Attorneys arguing before the Supreme Court today attempted to turn water into whiskey.
The justices searched for a standard of controlling pollution that travels through groundwater that would block regulated entities from evading the Clean Water Act while avoiding a significant expansion of the statute's federal permitting requirements.
"Is any little bit of groundwater enough to break the chain?" Chief Justice John Roberts asked at several points during oral arguments today in County of Maui v. Hawai'i Wildlife Fund.
In defending their positions, lawyers for environmental groups and the federal government likened pollution from Maui County's Lahaina Wastewater Reclamation Facility, which runs through groundwater on its way to the Pacific Ocean, to whiskey added to a punch bowl.
The court was clearly grappling with "an interesting and difficult issue," said Bob Percival, head of the University of Maryland's environmental law program.
The 9th U.S. Circuit Court of Appeals last year sided with green groups' argument that the county should have obtained permits for the wastewater facility after a tracer dye study confirmed that the site had caused contamination in the Pacific Ocean. Maui County appealed, although some local officials had tried to settle the case before the Supreme Court took up the dispute (Greenwire, Nov. 5).
If he poured whiskey from a bottle into a flask, took it to a party and then poured the spirit into a punch bowl, Deputy Solicitor General Malcolm Stewart said, "you wouldn't say the whiskey got into the bowl from the bottle."
Earthjustice attorney David Henkin, representing the Hawai'i Wildlife Fund, later countered that argument, saying Congress wasn't as concerned with how pollution got into waterways when it wrote the Clean Water Act to prevent it.
"Congress was trying to prohibit whiskey in punch," he said. "If you drink the punch and say, this tastes like whiskey, where did it come from? Well, it came from the bottle."
"Wouldn't you say it came from a barrel in Scotland?" asked Justice Samuel Alito.
At one point during arguments, Justice Stephen Breyer proffered a standard for federal regulation of pollution conveyed through groundwater.
The court could direct EPA to come up with a rule containing a limiting principle, said Larry Liebesman, a former Justice Department attorney.
"They may very well uphold the 9th Circuit on very limited legal grounds, that on these facts a permit should have been obtained, but in other scenarios with other facts, proximal causation and traceability cannot be a blanket principle for any case," said Liebesman, who is now a senior adviser at the consulting firm Dawson & Associates.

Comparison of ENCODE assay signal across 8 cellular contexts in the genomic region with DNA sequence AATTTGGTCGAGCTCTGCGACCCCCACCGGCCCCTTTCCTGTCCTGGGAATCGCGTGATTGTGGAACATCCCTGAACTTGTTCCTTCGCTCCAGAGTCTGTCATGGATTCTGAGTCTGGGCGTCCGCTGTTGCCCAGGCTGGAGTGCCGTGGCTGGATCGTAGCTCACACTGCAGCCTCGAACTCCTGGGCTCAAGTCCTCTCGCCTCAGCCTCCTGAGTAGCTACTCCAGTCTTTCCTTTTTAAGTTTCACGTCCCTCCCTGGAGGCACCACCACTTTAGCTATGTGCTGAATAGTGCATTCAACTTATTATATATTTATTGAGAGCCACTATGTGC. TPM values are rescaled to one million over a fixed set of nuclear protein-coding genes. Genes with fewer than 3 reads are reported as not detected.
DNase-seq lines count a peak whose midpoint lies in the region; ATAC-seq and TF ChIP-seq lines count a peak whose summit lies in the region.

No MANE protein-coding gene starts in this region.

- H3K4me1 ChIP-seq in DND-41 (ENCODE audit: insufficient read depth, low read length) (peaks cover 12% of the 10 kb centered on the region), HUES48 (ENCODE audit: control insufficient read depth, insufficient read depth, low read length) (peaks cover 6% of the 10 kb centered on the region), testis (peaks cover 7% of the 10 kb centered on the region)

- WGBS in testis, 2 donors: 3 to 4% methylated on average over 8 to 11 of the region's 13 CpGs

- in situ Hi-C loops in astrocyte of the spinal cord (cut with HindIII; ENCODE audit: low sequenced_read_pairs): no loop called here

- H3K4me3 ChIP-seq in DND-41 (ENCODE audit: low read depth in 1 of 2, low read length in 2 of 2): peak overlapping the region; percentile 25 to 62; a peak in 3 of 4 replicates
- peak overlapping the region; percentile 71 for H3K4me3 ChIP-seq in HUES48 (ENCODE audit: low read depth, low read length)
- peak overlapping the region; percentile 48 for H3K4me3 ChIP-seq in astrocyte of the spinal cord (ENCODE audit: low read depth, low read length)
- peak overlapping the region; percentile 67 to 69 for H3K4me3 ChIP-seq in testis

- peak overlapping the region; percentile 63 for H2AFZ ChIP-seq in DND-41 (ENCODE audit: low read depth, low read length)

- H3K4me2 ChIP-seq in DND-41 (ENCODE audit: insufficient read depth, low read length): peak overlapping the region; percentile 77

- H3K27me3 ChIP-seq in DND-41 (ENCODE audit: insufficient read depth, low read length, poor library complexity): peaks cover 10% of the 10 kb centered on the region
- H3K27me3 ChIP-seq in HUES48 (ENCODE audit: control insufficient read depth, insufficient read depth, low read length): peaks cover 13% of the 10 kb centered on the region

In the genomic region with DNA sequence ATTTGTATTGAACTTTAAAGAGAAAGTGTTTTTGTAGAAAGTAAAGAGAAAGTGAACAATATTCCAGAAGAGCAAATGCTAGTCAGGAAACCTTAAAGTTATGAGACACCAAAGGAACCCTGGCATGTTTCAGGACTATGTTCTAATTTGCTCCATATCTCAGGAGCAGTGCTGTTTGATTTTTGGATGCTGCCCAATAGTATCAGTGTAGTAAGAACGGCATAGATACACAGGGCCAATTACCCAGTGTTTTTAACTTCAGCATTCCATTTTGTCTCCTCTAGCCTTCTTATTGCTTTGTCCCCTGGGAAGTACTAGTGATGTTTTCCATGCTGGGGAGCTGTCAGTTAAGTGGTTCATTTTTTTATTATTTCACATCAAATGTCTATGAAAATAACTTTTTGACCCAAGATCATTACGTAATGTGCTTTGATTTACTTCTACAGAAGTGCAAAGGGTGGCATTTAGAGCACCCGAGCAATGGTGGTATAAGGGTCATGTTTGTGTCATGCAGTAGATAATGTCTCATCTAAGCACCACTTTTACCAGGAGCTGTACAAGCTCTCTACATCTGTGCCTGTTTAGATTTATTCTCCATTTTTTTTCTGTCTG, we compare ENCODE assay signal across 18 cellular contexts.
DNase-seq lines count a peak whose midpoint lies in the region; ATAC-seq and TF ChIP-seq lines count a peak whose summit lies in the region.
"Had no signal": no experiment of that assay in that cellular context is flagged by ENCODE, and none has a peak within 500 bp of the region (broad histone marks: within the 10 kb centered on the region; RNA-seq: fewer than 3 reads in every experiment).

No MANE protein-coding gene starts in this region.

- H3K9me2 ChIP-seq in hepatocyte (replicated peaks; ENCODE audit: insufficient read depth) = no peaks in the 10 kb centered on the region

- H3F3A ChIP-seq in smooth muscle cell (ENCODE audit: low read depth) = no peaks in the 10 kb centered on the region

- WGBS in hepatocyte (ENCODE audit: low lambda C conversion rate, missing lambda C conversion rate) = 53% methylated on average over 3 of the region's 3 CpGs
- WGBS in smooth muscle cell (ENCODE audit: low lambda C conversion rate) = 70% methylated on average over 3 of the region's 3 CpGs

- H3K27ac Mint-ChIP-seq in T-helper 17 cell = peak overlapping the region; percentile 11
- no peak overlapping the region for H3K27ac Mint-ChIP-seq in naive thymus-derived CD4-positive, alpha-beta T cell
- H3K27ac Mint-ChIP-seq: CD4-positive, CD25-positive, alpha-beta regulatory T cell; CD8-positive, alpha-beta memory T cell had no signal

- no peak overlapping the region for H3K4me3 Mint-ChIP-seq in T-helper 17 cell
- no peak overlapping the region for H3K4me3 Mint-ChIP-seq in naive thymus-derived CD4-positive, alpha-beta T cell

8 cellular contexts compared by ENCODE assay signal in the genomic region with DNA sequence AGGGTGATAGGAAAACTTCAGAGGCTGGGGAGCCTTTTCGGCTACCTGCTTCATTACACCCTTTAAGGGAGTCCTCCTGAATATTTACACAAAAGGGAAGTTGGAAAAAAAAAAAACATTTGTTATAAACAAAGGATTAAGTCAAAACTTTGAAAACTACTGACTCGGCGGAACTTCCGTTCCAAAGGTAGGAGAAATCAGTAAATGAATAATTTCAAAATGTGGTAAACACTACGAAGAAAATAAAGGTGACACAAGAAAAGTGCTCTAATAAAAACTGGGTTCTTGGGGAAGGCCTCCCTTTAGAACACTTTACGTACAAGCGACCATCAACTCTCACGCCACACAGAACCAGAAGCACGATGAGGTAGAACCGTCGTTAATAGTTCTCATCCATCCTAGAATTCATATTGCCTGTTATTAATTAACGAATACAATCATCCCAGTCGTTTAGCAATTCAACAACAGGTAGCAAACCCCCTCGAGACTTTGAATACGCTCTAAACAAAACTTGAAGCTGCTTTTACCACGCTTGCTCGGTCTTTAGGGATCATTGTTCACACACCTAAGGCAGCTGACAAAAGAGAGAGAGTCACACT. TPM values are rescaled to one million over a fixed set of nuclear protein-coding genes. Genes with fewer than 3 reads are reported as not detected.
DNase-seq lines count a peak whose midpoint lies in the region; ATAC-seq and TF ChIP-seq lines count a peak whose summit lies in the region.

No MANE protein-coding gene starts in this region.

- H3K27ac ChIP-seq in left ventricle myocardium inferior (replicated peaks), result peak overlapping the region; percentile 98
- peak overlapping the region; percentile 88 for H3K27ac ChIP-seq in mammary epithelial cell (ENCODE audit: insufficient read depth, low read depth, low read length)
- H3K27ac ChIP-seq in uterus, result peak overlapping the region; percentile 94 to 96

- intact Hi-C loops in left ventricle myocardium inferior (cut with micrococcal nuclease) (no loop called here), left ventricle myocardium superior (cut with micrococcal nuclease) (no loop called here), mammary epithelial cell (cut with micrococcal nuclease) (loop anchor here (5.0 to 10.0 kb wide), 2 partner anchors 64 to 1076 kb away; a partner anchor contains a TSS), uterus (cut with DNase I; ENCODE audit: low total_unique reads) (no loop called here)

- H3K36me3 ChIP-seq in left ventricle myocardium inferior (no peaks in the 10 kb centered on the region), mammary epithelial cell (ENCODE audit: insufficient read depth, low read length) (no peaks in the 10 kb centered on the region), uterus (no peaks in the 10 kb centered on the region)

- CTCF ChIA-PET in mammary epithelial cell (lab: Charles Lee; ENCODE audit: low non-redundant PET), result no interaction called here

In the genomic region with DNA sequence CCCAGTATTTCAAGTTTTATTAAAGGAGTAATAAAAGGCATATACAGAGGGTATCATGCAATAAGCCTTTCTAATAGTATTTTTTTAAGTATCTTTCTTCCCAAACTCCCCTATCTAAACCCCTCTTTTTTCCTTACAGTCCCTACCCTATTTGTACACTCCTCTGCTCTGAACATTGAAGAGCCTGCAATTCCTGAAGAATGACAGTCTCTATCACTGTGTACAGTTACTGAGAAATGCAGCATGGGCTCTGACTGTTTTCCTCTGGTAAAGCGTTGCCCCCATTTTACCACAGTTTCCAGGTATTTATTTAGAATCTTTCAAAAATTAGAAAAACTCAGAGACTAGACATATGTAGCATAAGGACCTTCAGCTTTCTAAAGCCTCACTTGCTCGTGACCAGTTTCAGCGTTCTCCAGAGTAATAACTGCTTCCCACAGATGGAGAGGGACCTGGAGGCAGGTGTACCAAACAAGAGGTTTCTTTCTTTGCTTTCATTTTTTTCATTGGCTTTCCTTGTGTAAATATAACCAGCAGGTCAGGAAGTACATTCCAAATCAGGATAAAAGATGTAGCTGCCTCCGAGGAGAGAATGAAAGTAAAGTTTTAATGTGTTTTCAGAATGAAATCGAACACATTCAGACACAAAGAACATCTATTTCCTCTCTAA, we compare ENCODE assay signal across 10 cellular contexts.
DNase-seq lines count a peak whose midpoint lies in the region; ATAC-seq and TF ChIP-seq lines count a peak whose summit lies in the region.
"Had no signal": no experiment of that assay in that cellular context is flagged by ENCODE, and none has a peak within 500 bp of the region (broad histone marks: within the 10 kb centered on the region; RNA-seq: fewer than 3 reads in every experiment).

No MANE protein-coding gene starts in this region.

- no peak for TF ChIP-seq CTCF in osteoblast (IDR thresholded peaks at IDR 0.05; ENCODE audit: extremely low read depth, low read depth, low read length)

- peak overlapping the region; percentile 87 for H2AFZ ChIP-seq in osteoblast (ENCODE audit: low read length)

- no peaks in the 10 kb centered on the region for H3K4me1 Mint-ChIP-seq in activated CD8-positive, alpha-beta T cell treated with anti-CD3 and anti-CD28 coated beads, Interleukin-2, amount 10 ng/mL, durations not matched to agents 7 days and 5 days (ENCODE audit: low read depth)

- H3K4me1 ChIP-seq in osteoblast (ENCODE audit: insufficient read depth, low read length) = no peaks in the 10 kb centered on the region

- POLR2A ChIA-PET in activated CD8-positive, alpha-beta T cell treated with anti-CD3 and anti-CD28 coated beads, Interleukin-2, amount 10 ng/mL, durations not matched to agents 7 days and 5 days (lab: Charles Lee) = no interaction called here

A "functional equivalent of a direct discharge" could give EPA some regulatory leeway while putting some reasonable limit on what pollution is subject to Clean Water Act permitting, Breyer said.
"I think we're going to have to have a standard," he said.
Henkin hesitated and directed the justices back to the environmental groups' argument that the limiting standard should be traceability and proximate cause.
Breyer expressed concern that Maui County's position — that Clean Water Act permits are required only for point sources that are the "means of delivering" pollution to waters of the United States — would create an "absolute road map" for evasion of the statute.
Hunton Andrews Kurth LLP attorney Elbert Lin, representing the county, quibbled with Breyer's suggestion that regulated entities would try to evade the Clean Water Act's requirements.
Congress didn't create the point source permitting program on "a hope and a prayer," Lin said. There are state standards that cover nonpoint sources, he said.
Justice Sonia Sotomayor said Lin's argument "presumes the state will regulate" nonpoint source pollution.
Lin pointed to backstops built into the Clean Water Act to ensure that states offer adequate protection.
'It's like an Agatha Christie novel'
The justices had a lengthy discussion with Henkin about septic systems and what would prevent EPA from going after individual homeowners whose septic systems leached pollution into nearby waterways.
Neither Alito nor Justice Neil Gorsuch was convinced by Henkin's arguments that individual homeowners who had no reason to believe their septic tanks violated the law or leached pollution into waterways would not be violating the Clean Water Act.
"You have great proof, because water tends to run downhill," Gorsuch said.
Justice Elena Kagan tried to help Henkin, saying, "If you look at the ocean and there are pollutants, could you trace it to just one septic tank?"
Henkin said most likely not, because it is very unusual for only one septic tank to be in a given area, and usually whole neighborhoods or towns will have septic tanks.
"So you're saying if it is one house and one tank, they need a permit, but if it is a housing development with 100 septic tanks, which seems 100 times worse, you don't?" Roberts asked.
Henkin said it would depend on whether you could trace which of the septic tanks was the one polluting a waterway, which Kagan noted is true of other parts of the law where someone can be held accountable only for things it is proved the person did.
"It's like an Agatha Christie novel, where you have 20 people and they all shoot the gun at the same time," Roberts replied, referencing "Murder on the Orient Express."
"But that's tort law," Kagan answered.
It's difficult to predict the outcome of a case based on arguments, Percival of the University of Maryland said.
"It could be a 5-4 with Roberts the deciding vote," he wrote in an email. "There clearly are four votes for the [environmental] respondents."
"But much will depend on whether the Justices can craft a limiting principle that satisfies at least one conservative," Percival continued.
The court is expected to issue its ruling by next summer.
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